Lillie*, Founder Member
*Name has been changed to protect the privacy of the indvidual
The day of our move was suddenly here. Our window if you like. A few weeks of preparation through Women's Aid now meant we were leaving our existing world and arriving into a bright new one. Still, in the back of my mind was the question of whether I was doing the right thing. For me, honestly, no, I still loved the man I had married, but for our children, yes. They had every right to grow and experience life outside the walls of our invisible world of domestic violence.
15 mins or so before the taxi arrived I of course began to rewrite history, convincing myself I was in my usual 'drama queen' mode and that my husband did not deserve to return home to find that I was responsible for the disappearance of his family. A family who wanted for nothing, a father entirely devoted to his children and a wife who if she tried just a little harder, would learn to stop pushing his buttons, therefore putting an end to his emotional and physical lapses in judgement.
Fast forward four hours and here I was in a room with a couple of black bags of belongings and several pairs of eyes staring at me waiting for explanations and reassurances. Already I was wavering, wondering if I could return home before he did. What was I thinking believing I was right to leave? I had two days to wait before my contact, Tracy from Women's Aid, was due to visit. If I could just hold on until then I was certain our new safe life would be ready to live.
Day three and the reality of our safe life became crystal clear. We were in it.
Tracy had given me an emergency payment of £100, pointed me in the direction of the local benefits department, the housing town hall and a list of helpline numbers. Absolutely no criticism of Tracy is meant. I have no doubt she was already on to relocating the next woman but the fear, isolation and desperation I was feeling was overwhelming. My children were manageable. A few days of pizza deliveries, sweets and non stop TV worked wonders at this point. But again, I had failed them. I didn't know that £100 would not last for months. What about schools? I needed a GP, morning sickness was unbearable, my baby was down to his final three nappies. How do I communicate without a phone? How do I find my way around an area so far from home I may as well had been in a different country. The list was endless. I had only ever been a wife and mother. I had been forever spoilt and pampered by my husband. So he had been right in telling me there was no purpose of me operating in the real world. Why? He was there for those responsibilities. I understood why he deemed me stupid as it all was way too difficult for me to grasp. What kind of a mother was I to allow my children to be stuck in a room with no way forward but a very easy way back. I knew he'd be cross, probably for several days, but he was entitled to be. Look at what I had put him and our children through just because I had decided to throw a tantrum and leave.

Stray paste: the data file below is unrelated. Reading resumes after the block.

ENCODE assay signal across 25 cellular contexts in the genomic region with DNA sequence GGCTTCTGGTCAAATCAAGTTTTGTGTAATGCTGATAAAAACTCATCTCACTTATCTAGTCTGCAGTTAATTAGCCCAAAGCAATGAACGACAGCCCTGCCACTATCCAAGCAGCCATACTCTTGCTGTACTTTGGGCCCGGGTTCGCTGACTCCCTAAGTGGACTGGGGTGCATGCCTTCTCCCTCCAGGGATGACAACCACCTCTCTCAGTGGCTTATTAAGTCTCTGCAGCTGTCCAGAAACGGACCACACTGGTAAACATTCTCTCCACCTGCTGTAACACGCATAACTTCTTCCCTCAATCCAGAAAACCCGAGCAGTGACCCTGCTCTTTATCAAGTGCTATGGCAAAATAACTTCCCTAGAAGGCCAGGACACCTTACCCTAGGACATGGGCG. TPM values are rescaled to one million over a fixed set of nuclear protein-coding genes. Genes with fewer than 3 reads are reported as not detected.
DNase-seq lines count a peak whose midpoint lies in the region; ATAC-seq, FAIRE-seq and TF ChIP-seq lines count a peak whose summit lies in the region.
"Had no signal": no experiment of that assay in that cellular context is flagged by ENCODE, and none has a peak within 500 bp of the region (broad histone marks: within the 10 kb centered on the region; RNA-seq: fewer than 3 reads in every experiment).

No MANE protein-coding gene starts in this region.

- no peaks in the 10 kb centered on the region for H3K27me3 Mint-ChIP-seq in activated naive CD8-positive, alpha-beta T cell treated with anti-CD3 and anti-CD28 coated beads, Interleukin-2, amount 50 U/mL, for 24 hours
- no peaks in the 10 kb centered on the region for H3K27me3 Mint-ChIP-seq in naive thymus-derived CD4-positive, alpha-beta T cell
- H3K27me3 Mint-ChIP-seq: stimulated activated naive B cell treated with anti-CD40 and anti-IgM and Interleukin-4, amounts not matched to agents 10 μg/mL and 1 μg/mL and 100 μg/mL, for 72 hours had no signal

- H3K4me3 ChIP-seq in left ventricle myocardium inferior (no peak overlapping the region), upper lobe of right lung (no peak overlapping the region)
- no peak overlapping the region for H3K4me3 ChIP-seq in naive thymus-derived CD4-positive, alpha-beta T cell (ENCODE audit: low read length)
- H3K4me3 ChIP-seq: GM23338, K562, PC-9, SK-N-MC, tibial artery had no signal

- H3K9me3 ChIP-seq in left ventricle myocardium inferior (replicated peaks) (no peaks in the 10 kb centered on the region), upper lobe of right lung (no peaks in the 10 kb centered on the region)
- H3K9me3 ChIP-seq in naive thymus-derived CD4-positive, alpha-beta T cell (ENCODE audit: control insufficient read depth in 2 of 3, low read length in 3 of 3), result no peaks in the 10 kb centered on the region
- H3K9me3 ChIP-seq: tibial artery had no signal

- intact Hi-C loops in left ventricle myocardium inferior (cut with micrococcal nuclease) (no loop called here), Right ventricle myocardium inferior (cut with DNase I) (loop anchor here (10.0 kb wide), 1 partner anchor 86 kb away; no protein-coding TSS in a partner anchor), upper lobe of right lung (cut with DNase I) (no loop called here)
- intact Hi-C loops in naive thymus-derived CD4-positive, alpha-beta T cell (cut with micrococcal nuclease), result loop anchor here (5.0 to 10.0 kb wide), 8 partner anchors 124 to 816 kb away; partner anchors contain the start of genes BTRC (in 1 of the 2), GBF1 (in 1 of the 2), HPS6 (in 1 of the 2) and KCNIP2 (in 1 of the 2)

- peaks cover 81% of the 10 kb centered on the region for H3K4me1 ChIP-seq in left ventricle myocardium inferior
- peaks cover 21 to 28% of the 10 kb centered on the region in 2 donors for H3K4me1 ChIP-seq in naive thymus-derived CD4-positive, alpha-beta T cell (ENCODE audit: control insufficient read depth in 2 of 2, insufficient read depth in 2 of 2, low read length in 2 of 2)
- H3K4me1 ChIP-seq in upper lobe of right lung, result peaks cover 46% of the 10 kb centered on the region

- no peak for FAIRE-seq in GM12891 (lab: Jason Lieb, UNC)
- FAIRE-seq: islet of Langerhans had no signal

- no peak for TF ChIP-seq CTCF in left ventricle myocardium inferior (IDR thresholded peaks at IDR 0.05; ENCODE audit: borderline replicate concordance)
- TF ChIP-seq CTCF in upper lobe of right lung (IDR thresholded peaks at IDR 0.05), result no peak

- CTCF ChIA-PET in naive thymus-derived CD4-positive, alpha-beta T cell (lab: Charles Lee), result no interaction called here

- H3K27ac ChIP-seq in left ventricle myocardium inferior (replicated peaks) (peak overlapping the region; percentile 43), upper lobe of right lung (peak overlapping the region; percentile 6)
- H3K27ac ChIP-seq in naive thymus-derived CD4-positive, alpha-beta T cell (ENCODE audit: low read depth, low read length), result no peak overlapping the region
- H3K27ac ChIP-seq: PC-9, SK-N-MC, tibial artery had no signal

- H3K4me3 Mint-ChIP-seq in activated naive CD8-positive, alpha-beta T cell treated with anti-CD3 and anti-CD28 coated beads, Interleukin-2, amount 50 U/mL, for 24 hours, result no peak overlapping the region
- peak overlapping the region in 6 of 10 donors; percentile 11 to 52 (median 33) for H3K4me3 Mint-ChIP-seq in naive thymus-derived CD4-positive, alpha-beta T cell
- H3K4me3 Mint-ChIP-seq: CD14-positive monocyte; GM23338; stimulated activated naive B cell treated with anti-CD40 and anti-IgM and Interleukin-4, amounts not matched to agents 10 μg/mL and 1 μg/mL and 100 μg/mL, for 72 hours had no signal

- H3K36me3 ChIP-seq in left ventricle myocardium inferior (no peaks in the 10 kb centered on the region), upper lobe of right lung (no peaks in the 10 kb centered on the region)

I guess you can read between the lines and see the lost and traumatised woman I was back then. But this is now and although the last decade has been challenging, difficult and seemingly hopeless at times, I did not go back. I was lucky, very early on, two very special women came into our lives. With their love, help and endless patience, I started on my journey of building a new life for myself and my children. My conclusion is simple. We have already left. Help us to stay 'left'.
Today, you wouldn't recognise me. Just ask Julia! Our TLC ladies truly inspire me to push harder and further to make real changes. For me, it's so much more than 'work' it's a part of who I am.